Pollination bag research

Title: Micro-fibre pollination bags and high viability Pinus patula pollen enhance cone survival and seed set during controlled pollination

Authors: Nel, A; van Staden, J

Authors affiliation: Sappi Forest Res, Shaw Res Ctr, POB 473, ZA-3290, Howick, South Africa.

Published in: South African Journal of Botany, volumn 69, pages 469-475, (2003).

Abstract: " The influence of four types of isolation material and pollen viability on cone survival and seed set during controlled pollination of Pinus patula Scheide et Deppe was investigated. Very low cone-survival figures for controlled pollination of P. patula are reported by the forestry industry in South Africa. The reported studies were conducted over two pollination seasons in 1997 and 1998 and the effect of treatments was monitored during the done development period (22 months) and was extended to a cone-analysis study after harvest. Cone-survival 20 months after pollination varied between 36% and 46% for micro-fibre isolation material compared to 19% to 32% for polythene. Developed seed yields also improved when micro-fibre material was used, with white micro-fibre (98) yielding best results compared to green micro-fibre (64), polythene (67) and sponge (56). Relative humidity (RH) inside the microfibre bags was up to 20% below ambient during daytime hours, while the polythene and sponge treatments maintained increased levels of relative humidity, 40-50% higher than ambient. All bag types displayed increas;ed temperatures over ambient, with the sponge treatment reaching temperatures as much as 10degreeC higher than ambient. The use of high viability pollen increased cone survival at harvest by 23% and mean number of developed seeds by 21 seeds per cone. The type of isolation material used during controlled pollination has a major impact on cone survival and seed set, while the role of pollen viability and self-pollination in successful controlled pollination was demonstrated."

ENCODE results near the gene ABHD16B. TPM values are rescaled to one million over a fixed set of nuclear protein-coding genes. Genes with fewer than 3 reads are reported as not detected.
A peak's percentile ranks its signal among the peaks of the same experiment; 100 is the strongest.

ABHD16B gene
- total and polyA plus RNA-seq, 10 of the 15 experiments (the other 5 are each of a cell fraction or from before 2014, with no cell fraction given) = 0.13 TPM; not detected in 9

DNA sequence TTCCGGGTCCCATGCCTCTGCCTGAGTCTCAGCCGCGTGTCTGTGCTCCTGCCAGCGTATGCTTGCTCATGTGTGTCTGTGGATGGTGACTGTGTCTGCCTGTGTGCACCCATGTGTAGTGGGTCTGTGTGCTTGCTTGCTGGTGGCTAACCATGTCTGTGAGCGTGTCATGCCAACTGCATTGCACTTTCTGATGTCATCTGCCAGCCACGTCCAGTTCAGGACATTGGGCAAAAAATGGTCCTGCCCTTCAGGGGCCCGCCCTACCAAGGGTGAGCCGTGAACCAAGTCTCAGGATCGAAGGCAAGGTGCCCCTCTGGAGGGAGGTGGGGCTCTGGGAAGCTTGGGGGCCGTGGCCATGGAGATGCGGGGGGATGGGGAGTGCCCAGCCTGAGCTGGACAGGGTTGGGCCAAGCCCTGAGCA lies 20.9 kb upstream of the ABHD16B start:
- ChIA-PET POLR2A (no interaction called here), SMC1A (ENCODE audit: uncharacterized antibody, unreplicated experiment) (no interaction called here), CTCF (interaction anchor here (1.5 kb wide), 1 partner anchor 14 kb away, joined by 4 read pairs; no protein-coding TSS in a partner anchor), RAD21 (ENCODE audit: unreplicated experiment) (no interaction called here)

Title: Technique for emasculation and pollination of West Indian cherry (Malpighia emarginata Sesse & Moc. ex DC.).

Original Title Tecnica para emasculacao e polinizacao de acerola (Malpighia emarginata Sesse & Moc. ex Dc.),

Authors: Gomes, Jose Everaldo; Perecin, Dilermando; Martins, Antonio Baldo Geraldo; Pavani, Maria do Carmo M. D.; de Almeida, Eduardo Jose

Authors affiliation: Departamento de Ciencias Exatas - Faculdade de Ciencias Agrarias e Veterinarias, UNESP, Via de Acesso Prof. Paulo Donato Castellane, s/n, 14884-900, Jaboticabal, SP, Brazil.

Published in: Cientifica (Jaboticabal), volumn 30, pages 135-141, (2002).

Abstract: “Crossing among plants is an essential procedure for the breeder. The familiarity with the flowering habits and the floral morphology enables to perform the emasculation technique and the wanted pollination. The objective of this article is to describe a technique for selection, procedures and schedules adapted for emasculation and pollination of floral buds in West Indian cherry. This way, so that the emasculation and the pollination are proceeded with the culture of the West Indian cherry, it is necessary to provide the following requirements: schedule of the floral anthesis, chooses of the bud swell suitable for the emasculation, technique of elimination of the petals and of the stamens, isolation of the floral bud with microfiber bags, examination of the success of the emasculation and pollination practice. The floral anthesis at Jaboticabal, SP, Brazil, occurs from 4:40 a.m. to 7:30 a.m. and 1:00 to 5:00 p.m., in the last and first months of the year. The floral buds adequate for emasculation are found in the afternoon and in the morning. The emasculation technique demands cares, from the way to immobilize the bud to the elimination of the petals and of the stamens. A bag adapted for isolation of the floral bud has 9X14 cm, made of microfiber with porosity of 50 to 80 mum. After the pollination, the breeder can examine the success of the crossing and remove the bag after three days or to check and open the bag with 19 to 21 days, with the mature fruit.”